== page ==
What Is the Future of Quantum-Proof Encryption?

On Tuesday, the National Institute of Standards and Technology (NIST) announced its first quantum-resistant algorithms—new encryption that will become the standard to guard against attacks by quantum computers, which are not yet here. The four algorithms are CRYSTALS-Kyber, for general encryption, and three schemes for digital encryption: CRYSTALS-Dilithium, FALCON, and SPHINCS+.

Over the past few decades, NIST has managed encryption standards, introducing and vetting the schemes that protect and authenticate valuable digital information—from bank transactions to emails to your Netflix password. These encryption schemes are easy for the user to encode and decode, but hard for an attacker to break. This one-way functionality is like mixing colors: It’s easy to mix shades of blue and yellow to make green, but hard to tell by looking at a green which shades were used to create it.

While these methods have been robust against classical attacks, they are known to be vulnerable to quantum algorithms. Quantum computers capable of breaking existing encryption with these algorithms are a ways off, but researchers say there’s no time to wait. Post-quantum cryptography is the future, and it’s here now.

Last week, we spoke with Dustin Moody, a mathematician at NIST leading the post-quantum cryptography standardization process.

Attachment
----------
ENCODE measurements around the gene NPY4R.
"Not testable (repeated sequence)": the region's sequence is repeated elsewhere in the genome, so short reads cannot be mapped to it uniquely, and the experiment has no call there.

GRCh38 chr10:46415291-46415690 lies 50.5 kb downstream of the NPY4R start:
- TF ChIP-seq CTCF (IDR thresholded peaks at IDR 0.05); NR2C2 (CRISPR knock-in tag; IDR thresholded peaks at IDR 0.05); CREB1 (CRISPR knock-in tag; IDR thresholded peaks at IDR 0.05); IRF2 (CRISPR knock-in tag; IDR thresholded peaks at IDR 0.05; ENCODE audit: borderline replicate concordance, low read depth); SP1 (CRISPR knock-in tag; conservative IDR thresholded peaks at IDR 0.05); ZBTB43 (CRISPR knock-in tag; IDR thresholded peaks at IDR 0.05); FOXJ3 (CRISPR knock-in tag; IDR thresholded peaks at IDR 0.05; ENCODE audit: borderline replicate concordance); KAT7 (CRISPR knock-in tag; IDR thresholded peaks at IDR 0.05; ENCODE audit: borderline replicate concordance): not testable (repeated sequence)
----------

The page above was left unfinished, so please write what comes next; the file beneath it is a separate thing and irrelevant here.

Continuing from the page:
What is post-quantum cryptography, and why does NIST need a standardization process for it?Dustin Moody: Researchers from a variety of backgrounds have been working on building what’s called a quantum computer. If a quantum computer is built that is large enough, there’s an algorithm you could run on this quantum computer that would break several of the most widely used cryptosystems that we have implemented and use today around the world. So post-quantum crypto is preparing new cryptosystems to replace those that would be vulnerable to attacks from a big enough quantum computer. And NIST is doing this because a few of the cryptosystems that we have standardized, namely the ones dealing with public-key cryptography, would be vulnerable. So we want to replace those standards with new ones that would not be vulnerable to attacks from a quantum computer. [READ MORE]